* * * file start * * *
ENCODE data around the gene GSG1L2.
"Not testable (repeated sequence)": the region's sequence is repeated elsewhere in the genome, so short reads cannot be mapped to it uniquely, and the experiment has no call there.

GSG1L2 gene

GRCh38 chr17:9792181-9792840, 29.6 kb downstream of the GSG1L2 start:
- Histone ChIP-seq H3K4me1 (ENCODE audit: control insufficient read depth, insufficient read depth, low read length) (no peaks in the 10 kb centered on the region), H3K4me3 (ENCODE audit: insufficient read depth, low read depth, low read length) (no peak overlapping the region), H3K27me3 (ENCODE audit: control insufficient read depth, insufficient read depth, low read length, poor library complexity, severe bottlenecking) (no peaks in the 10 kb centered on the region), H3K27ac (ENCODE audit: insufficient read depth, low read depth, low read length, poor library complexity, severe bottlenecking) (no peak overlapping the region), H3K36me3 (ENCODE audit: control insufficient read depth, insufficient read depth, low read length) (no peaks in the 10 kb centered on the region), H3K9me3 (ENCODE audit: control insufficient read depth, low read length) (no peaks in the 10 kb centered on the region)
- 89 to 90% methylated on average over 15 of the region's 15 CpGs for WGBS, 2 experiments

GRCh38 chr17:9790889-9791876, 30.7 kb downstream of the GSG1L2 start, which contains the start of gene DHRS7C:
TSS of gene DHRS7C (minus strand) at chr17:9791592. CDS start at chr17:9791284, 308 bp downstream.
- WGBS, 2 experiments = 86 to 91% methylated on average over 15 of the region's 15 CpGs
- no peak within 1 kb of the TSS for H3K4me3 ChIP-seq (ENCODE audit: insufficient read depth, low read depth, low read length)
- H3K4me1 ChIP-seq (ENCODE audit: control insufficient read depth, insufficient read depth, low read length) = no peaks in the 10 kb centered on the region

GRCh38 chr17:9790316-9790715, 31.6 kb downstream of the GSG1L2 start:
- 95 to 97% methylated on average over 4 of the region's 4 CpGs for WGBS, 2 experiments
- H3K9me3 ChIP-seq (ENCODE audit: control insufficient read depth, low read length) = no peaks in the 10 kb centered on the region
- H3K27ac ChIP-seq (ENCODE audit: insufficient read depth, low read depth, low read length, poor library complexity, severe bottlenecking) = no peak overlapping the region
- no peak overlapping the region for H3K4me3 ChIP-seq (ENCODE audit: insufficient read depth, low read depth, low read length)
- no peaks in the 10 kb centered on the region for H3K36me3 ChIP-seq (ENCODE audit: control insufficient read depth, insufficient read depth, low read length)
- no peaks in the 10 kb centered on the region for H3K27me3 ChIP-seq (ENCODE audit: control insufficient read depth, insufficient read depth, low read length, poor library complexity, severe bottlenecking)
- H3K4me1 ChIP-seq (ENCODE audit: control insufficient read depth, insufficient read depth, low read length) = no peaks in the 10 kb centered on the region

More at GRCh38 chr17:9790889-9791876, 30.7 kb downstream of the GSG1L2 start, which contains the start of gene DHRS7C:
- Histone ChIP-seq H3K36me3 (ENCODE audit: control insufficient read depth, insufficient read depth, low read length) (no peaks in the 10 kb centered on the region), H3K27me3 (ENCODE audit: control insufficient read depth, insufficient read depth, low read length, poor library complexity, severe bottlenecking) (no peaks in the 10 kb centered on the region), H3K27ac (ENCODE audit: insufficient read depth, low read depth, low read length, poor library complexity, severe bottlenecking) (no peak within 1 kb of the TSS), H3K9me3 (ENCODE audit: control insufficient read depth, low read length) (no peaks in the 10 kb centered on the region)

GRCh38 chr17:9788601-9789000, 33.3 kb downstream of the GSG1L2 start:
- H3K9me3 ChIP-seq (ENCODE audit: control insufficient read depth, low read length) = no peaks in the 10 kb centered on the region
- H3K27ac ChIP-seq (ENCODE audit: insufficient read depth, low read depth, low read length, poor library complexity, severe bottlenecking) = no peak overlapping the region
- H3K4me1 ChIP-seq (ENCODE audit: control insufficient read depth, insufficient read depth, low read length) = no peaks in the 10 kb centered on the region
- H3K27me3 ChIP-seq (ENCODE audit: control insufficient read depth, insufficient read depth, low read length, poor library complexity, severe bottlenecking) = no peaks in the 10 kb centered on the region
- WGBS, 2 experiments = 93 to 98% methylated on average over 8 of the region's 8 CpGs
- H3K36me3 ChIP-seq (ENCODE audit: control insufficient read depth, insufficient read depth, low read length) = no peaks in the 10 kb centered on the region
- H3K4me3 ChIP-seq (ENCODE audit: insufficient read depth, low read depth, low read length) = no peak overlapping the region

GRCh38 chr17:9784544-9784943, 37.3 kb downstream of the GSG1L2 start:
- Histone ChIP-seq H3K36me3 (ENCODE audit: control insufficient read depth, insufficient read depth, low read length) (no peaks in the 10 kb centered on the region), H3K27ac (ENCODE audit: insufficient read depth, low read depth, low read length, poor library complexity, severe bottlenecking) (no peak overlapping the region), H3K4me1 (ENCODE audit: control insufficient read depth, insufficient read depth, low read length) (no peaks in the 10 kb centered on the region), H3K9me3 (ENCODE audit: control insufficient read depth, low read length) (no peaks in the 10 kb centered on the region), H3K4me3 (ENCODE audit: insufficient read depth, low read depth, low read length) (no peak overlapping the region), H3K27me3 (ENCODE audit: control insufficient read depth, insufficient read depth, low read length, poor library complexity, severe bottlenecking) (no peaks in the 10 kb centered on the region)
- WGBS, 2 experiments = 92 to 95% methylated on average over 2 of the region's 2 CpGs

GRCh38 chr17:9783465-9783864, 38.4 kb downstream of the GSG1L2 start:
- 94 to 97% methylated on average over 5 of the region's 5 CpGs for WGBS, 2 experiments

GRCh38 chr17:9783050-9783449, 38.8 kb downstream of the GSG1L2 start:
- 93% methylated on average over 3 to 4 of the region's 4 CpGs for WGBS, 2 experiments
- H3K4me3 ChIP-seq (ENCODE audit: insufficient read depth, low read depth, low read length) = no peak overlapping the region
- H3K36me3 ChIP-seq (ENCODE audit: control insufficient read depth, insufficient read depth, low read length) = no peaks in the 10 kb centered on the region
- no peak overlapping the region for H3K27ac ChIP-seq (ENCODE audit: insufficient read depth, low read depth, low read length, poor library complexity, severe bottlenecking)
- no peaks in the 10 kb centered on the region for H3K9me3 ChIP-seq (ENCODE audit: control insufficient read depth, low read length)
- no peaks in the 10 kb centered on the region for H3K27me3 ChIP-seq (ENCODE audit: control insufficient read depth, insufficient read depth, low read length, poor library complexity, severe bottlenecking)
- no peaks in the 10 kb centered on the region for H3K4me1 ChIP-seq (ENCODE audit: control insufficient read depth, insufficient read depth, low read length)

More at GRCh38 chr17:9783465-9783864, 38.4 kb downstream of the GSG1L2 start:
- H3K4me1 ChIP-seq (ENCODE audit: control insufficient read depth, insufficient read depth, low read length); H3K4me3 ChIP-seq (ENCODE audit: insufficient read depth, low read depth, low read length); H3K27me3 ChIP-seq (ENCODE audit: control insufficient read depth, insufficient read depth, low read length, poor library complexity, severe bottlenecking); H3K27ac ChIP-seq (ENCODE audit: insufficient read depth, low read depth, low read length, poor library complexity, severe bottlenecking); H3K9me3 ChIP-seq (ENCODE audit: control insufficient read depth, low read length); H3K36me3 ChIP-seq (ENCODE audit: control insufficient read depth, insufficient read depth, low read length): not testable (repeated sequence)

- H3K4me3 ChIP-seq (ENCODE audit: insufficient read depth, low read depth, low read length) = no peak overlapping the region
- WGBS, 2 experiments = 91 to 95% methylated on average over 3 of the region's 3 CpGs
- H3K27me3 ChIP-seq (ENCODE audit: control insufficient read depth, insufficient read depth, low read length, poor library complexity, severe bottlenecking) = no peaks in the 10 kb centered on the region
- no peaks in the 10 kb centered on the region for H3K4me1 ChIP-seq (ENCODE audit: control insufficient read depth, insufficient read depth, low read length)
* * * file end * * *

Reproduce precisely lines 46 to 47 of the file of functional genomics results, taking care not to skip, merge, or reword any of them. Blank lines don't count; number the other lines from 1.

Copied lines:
- WGBS, 2 experiments = 91 to 95% methylated on average over 3 of the region's 3 CpGs
- H3K27me3 ChIP-seq (ENCODE audit: control insufficient read depth, insufficient read depth, low read length, poor library complexity, severe bottlenecking) = no peaks in the 10 kb centered on the region